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Location: Austin, Texas, United States

I'm a software engineer / partner working for a young company in Austin, Texas, USA. I spend most of my free time hanging out with friends and family, eating out, and partying in the Warehouse District. I should spend more time working on my house....

Thursday, April 27, 2006

Futurist blogging

Futurist David Houle has a new blog Evolution Shift and has some interesting preditions out there for all of us to pick through. One of his most recent "Remember When Gas Was Cheap" is an interesting look at the world from the year 2009 discussing the effects of increased oil and gas prices on the economy and politics. As I mention in my comment to the post I generally think most of the predictions for the next year are pretty accurate based on what we know at this point, but I think he gets a bit unrealistic starting in April 2007.

April 2007 Congress overwhelmingly passed an energy bill that had several key components: a gasoline tax that started at $.25 a gallon, increasing to a $1.00 over four years, new stringent guidelines on average mpg for all automotive manufacturing companies, and investment tax credits for practically any type of alternative energy ideas and companies. At the last minute, the $2.500 surcharge on all SUVs and non-commercial use pick-up trucks were taken out of the bill, as GM said that it would have no recourse but to enter bankruptcy and immediately lay-off 50,000 workers, and few politicians had stomach for the economic impact of that probability. So many Republicans, getting the message from the fall elections, voted for these bills that it was clear that a Bush veto would be easily overridden.

I just don't think the country will have moved that far politically in a year. Not without a major oil shock (like prices shooting to over $125 a barrel, gas at say $5-$6/gallon for at least a few weeks).

I would actually like to see some of his preditions come to pass since I think in the long run they would be good for the country and the planet. I just don't think they can happen with out a significant "shock" like event. A 9-11 for energy policy. Anything less will just be seen as the something political leaders shouldn't expend effort on when the results will be so hard on the economy.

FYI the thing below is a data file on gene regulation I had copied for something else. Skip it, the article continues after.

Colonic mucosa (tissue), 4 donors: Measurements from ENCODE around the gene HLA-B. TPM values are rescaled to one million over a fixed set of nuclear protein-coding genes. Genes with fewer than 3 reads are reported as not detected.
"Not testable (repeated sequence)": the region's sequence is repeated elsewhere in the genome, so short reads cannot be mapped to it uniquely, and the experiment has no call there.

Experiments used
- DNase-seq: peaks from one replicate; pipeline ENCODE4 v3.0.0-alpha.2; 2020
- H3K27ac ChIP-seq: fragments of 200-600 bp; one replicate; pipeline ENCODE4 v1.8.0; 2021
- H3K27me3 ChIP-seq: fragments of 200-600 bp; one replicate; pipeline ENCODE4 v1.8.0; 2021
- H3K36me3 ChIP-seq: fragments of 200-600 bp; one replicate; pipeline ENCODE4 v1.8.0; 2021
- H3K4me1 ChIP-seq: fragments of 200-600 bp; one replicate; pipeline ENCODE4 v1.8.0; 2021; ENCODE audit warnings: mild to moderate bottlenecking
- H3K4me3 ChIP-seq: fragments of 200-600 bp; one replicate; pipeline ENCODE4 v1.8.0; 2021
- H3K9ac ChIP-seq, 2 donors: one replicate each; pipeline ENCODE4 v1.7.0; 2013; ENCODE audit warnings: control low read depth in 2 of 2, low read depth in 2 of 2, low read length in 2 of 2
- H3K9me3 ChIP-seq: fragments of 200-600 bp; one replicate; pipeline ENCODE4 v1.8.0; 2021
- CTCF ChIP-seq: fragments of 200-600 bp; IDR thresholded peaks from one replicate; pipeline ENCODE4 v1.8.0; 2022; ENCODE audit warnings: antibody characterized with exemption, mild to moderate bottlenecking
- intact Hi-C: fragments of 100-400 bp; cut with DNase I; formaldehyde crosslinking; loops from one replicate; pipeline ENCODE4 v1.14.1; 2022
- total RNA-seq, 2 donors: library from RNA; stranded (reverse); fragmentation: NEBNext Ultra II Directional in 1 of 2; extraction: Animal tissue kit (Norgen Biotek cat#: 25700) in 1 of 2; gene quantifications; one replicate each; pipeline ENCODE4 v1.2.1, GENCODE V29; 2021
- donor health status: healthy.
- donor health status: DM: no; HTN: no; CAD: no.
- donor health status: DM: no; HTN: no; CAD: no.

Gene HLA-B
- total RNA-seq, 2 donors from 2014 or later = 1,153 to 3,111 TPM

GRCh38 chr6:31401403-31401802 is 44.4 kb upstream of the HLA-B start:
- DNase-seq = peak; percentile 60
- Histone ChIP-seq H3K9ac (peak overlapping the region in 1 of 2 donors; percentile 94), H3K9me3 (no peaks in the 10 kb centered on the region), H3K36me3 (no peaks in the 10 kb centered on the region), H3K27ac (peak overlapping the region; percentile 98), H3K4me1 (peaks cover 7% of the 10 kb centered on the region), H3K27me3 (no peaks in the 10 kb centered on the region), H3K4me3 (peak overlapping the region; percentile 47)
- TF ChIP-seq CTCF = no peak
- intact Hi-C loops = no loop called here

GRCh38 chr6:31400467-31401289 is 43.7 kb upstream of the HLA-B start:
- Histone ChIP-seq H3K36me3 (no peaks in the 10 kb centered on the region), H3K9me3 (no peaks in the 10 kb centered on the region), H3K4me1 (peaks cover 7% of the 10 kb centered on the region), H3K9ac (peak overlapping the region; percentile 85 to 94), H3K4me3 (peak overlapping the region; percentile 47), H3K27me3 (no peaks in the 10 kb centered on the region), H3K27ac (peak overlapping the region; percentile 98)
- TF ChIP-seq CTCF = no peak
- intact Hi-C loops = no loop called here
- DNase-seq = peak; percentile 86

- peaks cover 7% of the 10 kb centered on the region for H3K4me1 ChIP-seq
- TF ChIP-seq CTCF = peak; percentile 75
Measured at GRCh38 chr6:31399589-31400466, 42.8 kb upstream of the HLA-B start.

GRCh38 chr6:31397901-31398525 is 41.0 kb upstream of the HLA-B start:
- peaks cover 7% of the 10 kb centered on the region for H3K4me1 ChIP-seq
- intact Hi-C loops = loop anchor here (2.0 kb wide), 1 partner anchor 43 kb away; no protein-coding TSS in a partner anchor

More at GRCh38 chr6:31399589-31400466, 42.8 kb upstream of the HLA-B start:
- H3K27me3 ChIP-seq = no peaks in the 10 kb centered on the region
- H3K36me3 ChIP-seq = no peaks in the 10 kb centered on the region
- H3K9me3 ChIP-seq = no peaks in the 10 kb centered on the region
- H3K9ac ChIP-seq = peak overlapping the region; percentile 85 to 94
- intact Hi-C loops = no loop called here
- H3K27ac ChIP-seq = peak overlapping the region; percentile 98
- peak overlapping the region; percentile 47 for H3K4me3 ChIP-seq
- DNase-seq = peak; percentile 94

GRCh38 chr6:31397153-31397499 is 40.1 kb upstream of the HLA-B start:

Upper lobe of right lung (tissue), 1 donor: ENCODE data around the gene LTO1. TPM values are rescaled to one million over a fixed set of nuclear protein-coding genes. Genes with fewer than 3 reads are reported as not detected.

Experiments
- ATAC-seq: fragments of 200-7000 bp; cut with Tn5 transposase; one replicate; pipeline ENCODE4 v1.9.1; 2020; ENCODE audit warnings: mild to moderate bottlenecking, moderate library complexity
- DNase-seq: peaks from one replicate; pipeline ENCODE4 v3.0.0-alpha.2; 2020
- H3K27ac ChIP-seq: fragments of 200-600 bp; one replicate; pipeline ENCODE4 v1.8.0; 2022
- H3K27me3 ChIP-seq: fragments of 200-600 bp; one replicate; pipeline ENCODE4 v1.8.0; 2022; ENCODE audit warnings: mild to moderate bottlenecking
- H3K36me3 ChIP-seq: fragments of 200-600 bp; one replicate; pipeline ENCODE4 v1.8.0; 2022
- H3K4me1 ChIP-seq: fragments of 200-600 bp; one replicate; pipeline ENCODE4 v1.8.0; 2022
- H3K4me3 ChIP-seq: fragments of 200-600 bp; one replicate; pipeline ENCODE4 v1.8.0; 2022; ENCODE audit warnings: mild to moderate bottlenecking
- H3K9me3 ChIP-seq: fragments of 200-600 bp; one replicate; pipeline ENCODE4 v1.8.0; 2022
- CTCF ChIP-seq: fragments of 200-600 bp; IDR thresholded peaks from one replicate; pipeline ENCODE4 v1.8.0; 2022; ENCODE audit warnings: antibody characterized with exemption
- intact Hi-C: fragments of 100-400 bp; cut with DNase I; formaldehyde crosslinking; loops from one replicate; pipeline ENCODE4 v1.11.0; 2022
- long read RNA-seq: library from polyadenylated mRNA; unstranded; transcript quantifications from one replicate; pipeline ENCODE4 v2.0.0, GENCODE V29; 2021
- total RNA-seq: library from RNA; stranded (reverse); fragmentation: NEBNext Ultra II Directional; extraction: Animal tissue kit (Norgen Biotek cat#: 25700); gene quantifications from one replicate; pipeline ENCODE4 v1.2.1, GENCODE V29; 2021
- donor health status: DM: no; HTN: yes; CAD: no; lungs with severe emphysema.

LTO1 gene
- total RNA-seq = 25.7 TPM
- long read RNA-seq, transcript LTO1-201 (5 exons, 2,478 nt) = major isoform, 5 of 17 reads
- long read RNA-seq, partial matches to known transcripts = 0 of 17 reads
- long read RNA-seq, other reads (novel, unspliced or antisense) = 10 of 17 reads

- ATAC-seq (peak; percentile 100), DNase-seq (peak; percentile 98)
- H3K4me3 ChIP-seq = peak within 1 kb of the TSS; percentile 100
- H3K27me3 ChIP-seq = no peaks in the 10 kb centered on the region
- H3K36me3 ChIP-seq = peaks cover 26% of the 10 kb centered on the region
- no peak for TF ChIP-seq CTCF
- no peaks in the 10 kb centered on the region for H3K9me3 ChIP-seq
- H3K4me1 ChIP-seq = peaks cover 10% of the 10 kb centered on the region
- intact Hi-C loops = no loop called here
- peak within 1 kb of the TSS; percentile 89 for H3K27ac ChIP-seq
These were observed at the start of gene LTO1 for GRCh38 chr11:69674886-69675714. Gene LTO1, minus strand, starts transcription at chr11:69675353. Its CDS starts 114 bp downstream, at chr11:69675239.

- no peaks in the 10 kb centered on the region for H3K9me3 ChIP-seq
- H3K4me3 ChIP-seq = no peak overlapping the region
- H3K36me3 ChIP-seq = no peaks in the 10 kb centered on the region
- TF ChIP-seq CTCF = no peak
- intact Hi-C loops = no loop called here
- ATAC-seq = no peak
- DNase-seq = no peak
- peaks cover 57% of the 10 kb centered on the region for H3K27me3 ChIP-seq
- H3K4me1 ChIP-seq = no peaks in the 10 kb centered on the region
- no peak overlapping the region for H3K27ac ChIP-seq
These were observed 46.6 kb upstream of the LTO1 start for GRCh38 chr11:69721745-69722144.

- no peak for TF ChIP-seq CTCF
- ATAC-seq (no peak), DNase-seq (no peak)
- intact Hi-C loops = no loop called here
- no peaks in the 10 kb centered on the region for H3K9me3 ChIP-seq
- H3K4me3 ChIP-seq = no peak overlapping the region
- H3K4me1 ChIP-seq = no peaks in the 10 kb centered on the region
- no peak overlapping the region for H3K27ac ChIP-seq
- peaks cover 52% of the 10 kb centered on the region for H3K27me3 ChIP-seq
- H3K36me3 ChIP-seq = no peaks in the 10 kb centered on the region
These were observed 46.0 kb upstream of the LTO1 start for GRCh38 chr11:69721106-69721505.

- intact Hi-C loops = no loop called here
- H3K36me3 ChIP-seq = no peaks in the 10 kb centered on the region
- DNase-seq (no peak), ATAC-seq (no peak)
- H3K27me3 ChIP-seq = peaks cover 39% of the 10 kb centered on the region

Blogger JasonSpalding said...

Have you ever looked at a map of gas prices in the United Stated based on county? Have you compared it to the results of a presidential election based on a precinct map?

Thursday, April 27, 2006 2:55:00 PM  
Anonymous Anonymous said...

Really enjoyed the News From The Future bit. But like you, I don't think it's likely. Even if the Dems do take back Congress, which is a significant possibility, plenty of Democrats vote for oil interests also. It would take both a change in the Congressional majority and a wholesale Green revolution/anti-corruption/grassroots+ netroots involvement campaign in order to get such publicly-interested policies to happen. And as a Democratic insider, I see good ideas and I see leadership, but only rarely do I see the two togther. Of course that's doubly true for the GOP, without the good ideas part.

Wednesday, May 03, 2006 12:45:00 PM  
Blogger Will said...

Jason I looked at your maps to compare the two and I don't really see any importance in the comparisons. Having said that I think having higher gas prices (thanks to taxes on them) is a good thing for lots of reasons. If that also tended to make people more Democrat, well that is a nice bonus, but not a goal.

Tony I totally agree. I just don't see the radicallity of change being sufficient to produce the results he suggests. I would like to see it, but I am part of the reality-based community and must shy away from such fantasies.

Wednesday, May 03, 2006 3:23:00 PM  

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